Since the electronics store sold me the TV, and I purchased it, the entry would look like this:
The terms of the agreement are that I will pay $200 per month on the TV for ten months. So, what will the future journal entries look like as I make payments? Now remember, when recording a payment on an AR account, the cash account is debited for the payment amount, and the AR account is credited. That would mean that the journal entry would look like this:
Now, this is the way that all the payments on the AR accounts are going to be recorded.
The accounts receivable of a company, which are also called AR, are the money that is owed to the company by customers for goods sold or services rendered. In order for an AR account to be created, there must be a sale made by a company to a buyer that involves an extension of credit. If a sale is made where cash is received at the time of the sale, then no AR is created.
Accounts receivable is considered assets of a company that are recorded in the accounting ledger and reported on the company's balance sheet. An asset is something that a company owns. The ledger is the place where all the increases and decreases in balance sheet accounts are recorded. The balance sheet is the financial statement that reports all the accounts that a company has and their balances.
When an AR is recorded in the accounting records, it is recorded as a debit to the accounts receivable account and a credit to a revenue account. Revenue is the amount of money that is received or will be received from a sale. This increases the balances in both the AR account and revenue account. When a payment is made on an AR account, that payment is recorded as a debit entry to the cash account and a credit entry to the AR account, which reduces the balance in the AR account and increases the balance in the cash account. With each new AR transaction that occurs, the steps in the recording process are repeated.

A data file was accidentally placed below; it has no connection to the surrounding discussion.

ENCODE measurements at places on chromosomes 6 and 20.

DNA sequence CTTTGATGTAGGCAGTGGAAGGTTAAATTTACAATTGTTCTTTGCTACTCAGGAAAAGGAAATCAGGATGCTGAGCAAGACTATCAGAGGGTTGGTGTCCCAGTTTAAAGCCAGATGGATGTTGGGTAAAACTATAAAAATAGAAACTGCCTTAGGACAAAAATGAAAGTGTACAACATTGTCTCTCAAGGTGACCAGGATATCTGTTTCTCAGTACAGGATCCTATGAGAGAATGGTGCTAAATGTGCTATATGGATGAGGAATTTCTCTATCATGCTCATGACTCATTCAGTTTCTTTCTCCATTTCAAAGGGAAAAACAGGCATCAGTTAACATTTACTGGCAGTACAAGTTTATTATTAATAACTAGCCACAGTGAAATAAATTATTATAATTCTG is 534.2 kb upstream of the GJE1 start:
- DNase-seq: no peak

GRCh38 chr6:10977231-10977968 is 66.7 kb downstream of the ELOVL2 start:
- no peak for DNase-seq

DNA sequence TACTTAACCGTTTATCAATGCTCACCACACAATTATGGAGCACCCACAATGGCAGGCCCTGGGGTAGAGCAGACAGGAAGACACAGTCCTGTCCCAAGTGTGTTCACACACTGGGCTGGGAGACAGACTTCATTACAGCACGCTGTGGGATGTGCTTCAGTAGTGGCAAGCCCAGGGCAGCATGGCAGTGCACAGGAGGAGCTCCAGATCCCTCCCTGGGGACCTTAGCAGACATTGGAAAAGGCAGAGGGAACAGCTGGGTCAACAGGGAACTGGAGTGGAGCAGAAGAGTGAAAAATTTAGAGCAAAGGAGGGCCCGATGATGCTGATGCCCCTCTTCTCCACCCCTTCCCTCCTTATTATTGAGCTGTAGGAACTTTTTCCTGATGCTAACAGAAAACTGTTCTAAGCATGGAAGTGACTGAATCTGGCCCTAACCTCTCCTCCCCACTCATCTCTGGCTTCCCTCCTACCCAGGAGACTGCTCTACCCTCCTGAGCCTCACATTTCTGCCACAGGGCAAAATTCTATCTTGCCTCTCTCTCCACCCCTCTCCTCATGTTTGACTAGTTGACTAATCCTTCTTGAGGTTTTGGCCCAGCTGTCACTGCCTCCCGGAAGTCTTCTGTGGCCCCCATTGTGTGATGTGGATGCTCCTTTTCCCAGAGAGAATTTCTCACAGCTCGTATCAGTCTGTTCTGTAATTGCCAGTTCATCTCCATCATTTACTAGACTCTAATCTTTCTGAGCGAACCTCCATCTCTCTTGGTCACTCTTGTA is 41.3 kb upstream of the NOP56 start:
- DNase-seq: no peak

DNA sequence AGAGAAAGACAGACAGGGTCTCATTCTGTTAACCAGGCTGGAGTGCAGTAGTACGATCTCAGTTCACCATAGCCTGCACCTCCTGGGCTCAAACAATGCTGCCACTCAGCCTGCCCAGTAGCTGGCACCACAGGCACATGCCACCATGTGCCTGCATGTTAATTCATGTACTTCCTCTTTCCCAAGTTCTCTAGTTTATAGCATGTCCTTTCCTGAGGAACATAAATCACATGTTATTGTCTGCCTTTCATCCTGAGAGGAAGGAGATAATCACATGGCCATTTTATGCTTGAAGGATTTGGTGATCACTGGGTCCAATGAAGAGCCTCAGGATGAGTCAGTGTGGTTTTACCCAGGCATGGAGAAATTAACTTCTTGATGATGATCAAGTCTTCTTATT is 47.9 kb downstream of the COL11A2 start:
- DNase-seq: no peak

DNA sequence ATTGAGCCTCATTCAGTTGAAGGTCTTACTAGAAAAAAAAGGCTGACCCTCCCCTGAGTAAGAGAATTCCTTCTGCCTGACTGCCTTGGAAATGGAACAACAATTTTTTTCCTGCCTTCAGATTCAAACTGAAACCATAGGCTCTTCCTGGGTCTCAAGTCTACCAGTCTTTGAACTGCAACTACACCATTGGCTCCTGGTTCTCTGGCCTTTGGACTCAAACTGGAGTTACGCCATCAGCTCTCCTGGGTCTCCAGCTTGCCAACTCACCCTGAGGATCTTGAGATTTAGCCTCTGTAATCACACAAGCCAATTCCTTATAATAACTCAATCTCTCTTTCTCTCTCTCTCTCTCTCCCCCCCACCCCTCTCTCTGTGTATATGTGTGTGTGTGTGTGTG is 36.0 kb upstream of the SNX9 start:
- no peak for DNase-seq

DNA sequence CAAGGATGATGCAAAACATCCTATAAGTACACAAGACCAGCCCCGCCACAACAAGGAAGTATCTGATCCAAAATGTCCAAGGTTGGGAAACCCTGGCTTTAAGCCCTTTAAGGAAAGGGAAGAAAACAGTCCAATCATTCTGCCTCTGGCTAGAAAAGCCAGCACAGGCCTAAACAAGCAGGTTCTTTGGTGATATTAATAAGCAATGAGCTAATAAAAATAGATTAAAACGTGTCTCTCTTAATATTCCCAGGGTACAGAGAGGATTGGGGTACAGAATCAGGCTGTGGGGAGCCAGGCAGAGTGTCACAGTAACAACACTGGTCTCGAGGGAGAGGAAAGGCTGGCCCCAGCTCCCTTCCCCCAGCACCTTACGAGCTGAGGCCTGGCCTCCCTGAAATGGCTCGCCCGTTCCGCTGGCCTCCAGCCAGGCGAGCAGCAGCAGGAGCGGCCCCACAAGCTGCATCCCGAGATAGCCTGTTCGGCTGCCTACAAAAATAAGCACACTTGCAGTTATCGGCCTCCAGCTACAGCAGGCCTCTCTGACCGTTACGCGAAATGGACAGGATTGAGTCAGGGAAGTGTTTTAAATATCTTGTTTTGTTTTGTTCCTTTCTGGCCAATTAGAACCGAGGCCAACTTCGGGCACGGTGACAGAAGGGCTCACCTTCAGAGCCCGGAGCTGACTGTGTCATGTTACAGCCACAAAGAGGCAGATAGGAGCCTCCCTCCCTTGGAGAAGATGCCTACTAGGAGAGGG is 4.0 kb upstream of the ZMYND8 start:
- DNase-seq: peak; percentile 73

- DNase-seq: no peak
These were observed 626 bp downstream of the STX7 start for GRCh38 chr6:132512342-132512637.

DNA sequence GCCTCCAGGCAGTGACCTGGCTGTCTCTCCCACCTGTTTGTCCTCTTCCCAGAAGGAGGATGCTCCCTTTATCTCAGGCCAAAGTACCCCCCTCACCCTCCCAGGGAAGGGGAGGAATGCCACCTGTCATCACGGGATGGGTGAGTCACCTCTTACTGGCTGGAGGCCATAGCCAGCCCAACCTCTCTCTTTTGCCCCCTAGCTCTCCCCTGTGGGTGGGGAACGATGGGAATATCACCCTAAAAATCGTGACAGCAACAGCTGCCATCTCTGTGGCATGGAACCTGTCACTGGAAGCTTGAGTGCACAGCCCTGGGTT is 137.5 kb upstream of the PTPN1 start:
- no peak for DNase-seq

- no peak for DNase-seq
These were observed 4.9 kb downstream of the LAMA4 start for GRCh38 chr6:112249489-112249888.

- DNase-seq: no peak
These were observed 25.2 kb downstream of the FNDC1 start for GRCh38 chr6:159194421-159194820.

Following this lesson, you should be able to:
Describe accounts receivable and how they are created
Define asset, ledger, balance sheet and revenue
Explain how accounts receivable are recorded in the accounting records
The following exercise is designed to help students apply their knowledge of the Accounts Receivable and the transactions that impact its balance.
You are newly hired as a bookkeeping analyst at Yum Yum Cream, a company that manufactures gourmet ice cream and sells to a variety of retail stores in the Detroit, Michigan area. Your manager explains to you that the company is a bit behind in its bookkeeping and that the previous analyst did not really understand how to account for credit sales. You assure the manager by explaining that you are a master in dealing with Accounts Receivable given the lesson that you learned.
Below is a list of transactions that the company is yet to enter in its books. For each of these transactions, determine whether there is (1) a debit entry, (2) a credit entry, or (3) No entry to Accounts Receivable.
The company bought cream and sugar from one of its main suppliers and promised to pay in a few days.
The company sold $500 worth of goods to Frozen Delights, a retail store downtown. Frozen Delights opted to pay within 30 days.
The company sold $1,000 worth of goods to a family of 10 that just loves ice cream. They paid cash.
The company paid its supplier for its cream and sugar.
Frozen Delights paid its entire balance on time.
No entry - This impacts Accounts Payable.
Debit - Accounts receivable increases by $500.
No entry - This is a cash sale.
No entry - This impacts Accounts Payable.
Credit - Accounts receivable decreases by $500.